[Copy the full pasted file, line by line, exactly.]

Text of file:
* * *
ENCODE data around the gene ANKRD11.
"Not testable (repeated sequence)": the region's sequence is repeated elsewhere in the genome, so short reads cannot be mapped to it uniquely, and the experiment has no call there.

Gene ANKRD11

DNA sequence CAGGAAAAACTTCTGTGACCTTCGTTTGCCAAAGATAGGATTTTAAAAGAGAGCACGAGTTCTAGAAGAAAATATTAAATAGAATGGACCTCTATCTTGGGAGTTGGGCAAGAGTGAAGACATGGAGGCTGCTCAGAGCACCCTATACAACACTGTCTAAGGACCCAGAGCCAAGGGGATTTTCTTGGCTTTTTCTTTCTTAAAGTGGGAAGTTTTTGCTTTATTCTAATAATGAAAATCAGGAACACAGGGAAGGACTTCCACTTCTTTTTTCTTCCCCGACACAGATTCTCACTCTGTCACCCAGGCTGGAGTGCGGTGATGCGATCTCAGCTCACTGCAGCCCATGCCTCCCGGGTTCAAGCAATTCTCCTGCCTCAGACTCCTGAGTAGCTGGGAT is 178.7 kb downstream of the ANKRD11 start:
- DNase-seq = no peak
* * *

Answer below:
ENCODE data around the gene ANKRD11.
"Not testable (repeated sequence)": the region's sequence is repeated elsewhere in the genome, so short reads cannot be mapped to it uniquely, and the experiment has no call there.

Gene ANKRD11

DNA sequence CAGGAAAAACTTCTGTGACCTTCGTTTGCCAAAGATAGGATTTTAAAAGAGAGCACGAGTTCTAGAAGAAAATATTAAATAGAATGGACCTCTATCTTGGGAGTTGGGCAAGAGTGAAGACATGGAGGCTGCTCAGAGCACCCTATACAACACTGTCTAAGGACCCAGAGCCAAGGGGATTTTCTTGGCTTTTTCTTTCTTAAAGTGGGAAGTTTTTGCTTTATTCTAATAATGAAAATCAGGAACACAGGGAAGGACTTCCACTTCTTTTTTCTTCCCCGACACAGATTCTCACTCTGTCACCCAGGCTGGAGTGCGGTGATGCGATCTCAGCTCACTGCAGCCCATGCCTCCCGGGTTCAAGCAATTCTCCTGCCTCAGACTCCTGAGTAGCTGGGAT is 178.7 kb downstream of the ANKRD11 start:
- DNase-seq = no peak